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BART considers $1.1 billion seismic retrofit project

Bay Area Rapid Transit June 3 announced findings of a year-and-a-half-long study designed to help the transit system prepare for a major earthquake. Although the 30-year-old system survived the 1989 Loma Prieta earthquake nearly unscathed, U.S. Geological Survey statistics indicate there’s a 70 percent likelihood that a major earthquake could hit the Bay Area before 2030 and system improvements must be made, said BART officials in a prepared statement.

Following the Loma Prieta earthquake, BART conducted eight seismic studies and five retrofitting projects as part of its seismic retrofit program. The current Seismic Vulnerability Study, conducted by Bechtel/HNTB, is the most comprehensive evaluation of BART’s facilities since the system was constructed. In it, evaluators concluded that the transbay tube be given priority.

When the tube was constructed prior to BART’s 1972 opening, it was considered an engineering marvel, said BART Chief Engineer Jim Dunn.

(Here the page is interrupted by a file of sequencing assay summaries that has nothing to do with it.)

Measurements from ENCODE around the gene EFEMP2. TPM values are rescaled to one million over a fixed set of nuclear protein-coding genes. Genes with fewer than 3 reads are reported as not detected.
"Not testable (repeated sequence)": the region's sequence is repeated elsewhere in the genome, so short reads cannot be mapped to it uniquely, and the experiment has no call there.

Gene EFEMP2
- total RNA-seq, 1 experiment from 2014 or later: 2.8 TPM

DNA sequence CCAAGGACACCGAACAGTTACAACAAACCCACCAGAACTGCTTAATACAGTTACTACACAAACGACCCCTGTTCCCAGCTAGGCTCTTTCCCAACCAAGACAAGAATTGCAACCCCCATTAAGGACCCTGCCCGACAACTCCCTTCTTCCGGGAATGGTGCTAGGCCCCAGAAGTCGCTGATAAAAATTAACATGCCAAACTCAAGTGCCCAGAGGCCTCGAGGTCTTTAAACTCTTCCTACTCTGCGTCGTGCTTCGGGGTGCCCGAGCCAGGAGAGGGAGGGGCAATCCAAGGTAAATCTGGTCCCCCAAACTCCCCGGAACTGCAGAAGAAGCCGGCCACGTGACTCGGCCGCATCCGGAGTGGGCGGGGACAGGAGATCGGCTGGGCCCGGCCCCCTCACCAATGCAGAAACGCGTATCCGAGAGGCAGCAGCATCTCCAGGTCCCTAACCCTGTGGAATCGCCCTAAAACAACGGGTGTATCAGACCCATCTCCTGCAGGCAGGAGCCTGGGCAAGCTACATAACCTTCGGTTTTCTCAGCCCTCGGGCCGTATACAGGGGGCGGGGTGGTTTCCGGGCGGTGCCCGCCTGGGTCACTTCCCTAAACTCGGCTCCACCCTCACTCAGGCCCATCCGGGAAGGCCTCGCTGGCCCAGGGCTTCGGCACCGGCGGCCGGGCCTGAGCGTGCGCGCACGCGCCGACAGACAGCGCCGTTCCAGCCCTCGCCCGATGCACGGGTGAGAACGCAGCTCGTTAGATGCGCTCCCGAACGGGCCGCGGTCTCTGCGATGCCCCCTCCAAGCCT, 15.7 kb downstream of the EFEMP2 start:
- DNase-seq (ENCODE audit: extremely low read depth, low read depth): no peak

But the study recommends it be strengthened primarily because of what geologists now know about how certain soils can liquify during earthquakes. It concludes that, although researchers aren’t sure exactly how liquified soil might affect the tube, a worst-case combination of events could cause excessive motion of the seismic joints and structural stress along the tube, resulting in significant damage.

Of the several options offered, the study recommends BART adopt a $1.1 billion systemwide retrofit program that’ll take more than a decade to complete. BART management already is aggressively pursuing local, state and federal funds.

"BART is the backbone of the Bay Area’s transportation network, and, as demonstrated in 1989 when the Bay Bridge failed, BART’s ability to maintain service after a major earthquake is essential to avoid gridlock and keep the region’s economy on the move," said BART General Manager Thomas Margro.

Contact Progressive Railroading editorial staff.

More News from 6/5/2002